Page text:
Sometimes employees notice fraud against the government within their workplace. When they do, they want to do the right thing and put a stop to it, but they’re also afraid to take action. Sometimes this fear stems from the threat of retaliation, and losing their job and income. Other times, it is simply a fear of the unknown. If you have witnessed fraud against the government at your workplace, either under the federal False Claims Act or the California False Claim Act, it is helpful to know the proper steps to take. Understanding what will come next makes it easier to understand how to proceed.
The evidence collected in a qui tam lawsuit is the most important step in a whistleblower claim. Possible evidence could include emails, internal studies, test results, billing records, and anything else that points to the fraud. Wrongdoings that are witnessed first hand are ideal, but not necessary. Solid evidence can back up claims that are not eyewitness accounts, and give your case a better chance of success.
Presenting the Evidence
Under the False Claims Act, you must file a complaint in court, and submit a copy of the complaint to the government. You must also include a Disclosure Statement that will outline the details of the alleged wrongdoing. A meeting is often set up with a government agency before submitting the complaint and Disclosure Statement. This meeting allows you, your attorney, and the government agency to discuss the claim and its merit.
Once your complaint is filed, the government will conduct an investigation. Throughout this period, all aspects of the claim are kept confidential. That includes your name, and any details pertaining to the investigation. This means, if you are still working for your employer, you can likely keep your job and the fact that you have initiated an investigation under wraps. The complaint is typically under seal, or confidential, for at least 60 days. In many cases, the government asks to extend this deadline.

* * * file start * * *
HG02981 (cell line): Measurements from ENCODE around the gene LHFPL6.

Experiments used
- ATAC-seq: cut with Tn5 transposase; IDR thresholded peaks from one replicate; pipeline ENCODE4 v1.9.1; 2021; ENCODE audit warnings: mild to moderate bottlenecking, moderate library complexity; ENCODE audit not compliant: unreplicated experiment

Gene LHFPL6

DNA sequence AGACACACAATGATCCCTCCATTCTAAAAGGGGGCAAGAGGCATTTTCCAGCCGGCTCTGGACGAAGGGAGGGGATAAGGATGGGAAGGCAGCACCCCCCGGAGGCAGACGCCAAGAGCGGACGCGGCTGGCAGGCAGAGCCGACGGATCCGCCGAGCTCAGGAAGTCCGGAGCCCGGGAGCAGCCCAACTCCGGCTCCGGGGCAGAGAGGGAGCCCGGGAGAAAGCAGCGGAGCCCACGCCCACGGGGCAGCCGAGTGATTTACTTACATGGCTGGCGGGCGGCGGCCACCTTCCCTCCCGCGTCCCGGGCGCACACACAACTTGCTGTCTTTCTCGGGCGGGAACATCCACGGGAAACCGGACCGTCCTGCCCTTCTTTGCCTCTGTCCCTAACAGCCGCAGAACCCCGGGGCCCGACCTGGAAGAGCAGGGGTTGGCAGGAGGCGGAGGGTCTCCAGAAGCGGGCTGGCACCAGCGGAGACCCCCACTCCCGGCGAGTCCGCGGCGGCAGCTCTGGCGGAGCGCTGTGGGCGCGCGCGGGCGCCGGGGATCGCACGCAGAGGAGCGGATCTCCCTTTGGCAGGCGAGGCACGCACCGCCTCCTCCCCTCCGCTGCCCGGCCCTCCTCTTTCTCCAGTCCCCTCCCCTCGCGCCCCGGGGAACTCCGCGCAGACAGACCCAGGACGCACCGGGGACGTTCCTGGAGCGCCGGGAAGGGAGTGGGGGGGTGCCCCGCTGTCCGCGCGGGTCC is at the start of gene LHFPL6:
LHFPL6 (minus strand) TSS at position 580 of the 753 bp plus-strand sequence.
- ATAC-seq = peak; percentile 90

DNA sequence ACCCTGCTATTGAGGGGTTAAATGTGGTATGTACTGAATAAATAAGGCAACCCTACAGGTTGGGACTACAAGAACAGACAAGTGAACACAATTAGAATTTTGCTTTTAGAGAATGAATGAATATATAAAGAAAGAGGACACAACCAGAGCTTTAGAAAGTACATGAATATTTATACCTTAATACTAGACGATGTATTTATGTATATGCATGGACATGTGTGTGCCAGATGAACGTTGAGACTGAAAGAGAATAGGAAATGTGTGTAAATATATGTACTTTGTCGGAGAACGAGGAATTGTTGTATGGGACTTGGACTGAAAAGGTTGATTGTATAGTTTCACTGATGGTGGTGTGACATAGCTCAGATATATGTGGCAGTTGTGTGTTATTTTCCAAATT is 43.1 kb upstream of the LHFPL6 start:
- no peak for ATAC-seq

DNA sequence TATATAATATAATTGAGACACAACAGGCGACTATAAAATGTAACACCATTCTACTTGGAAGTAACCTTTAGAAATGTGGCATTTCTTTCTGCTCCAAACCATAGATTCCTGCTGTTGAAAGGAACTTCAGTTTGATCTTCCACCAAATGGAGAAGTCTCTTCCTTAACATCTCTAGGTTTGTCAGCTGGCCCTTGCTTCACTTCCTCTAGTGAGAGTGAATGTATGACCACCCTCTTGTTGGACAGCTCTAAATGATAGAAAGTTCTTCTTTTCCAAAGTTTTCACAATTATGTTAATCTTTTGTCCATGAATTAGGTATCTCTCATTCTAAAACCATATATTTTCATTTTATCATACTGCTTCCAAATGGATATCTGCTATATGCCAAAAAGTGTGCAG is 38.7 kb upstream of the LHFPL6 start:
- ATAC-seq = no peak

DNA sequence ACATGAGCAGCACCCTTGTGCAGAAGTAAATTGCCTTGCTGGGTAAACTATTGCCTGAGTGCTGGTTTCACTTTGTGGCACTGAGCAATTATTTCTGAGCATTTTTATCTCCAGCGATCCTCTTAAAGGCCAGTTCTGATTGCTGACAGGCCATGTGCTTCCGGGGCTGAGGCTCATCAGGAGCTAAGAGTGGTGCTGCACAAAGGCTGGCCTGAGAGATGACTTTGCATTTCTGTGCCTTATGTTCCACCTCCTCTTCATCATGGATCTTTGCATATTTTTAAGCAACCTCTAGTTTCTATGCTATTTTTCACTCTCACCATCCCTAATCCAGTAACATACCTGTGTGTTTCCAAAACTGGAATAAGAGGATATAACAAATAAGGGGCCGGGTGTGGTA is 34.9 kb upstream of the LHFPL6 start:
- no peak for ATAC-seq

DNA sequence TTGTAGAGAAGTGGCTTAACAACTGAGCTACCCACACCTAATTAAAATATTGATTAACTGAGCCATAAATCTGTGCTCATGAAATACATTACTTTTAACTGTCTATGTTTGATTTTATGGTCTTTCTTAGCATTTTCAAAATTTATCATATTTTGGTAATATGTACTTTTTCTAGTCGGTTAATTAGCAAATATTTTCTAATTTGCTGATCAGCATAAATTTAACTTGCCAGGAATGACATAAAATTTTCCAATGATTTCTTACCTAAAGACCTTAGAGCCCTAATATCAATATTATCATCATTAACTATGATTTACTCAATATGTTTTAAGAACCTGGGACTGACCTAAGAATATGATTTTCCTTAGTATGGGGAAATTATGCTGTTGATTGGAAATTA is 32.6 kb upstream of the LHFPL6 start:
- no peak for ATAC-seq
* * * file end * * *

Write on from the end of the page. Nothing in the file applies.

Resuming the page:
During this time, you and any other witnesses may be interviewed about the fraud. You must fully cooperate with any government agency to avoid repercussions yourself.
After their investigation is complete, the government will determine if they want to bring a case. If they do, your identity is disclosed, meaning your employer will know you are the whistleblower. However, the government only pursues cases it believes it will win, which means it is unlikely your employer can retaliate against you at that point. It also means that you have a better chance of claiming an award through a whistleblower lawsuit.
Need Help Blowing the Whistle? Our California Qui Tam Lawyers are Here
If you have witnessed cases of fraud against the government in your workplace, it is important that you take the necessary steps to make it right. At Willoughby Brod, LLP, our qui tam layers in California are here to help you do just that. We will review your case, help you gather evidence, and ensure your complaint is filed promptly and accurately to give you the best chance of success. If you are just as passionate about making things right as we are, and you have witnessed wrongdoing, call us today at (800) 427-7020 for your free consultation.
The False Claims Act and Government Contracts
(image courtesy of Lindsay Henwood)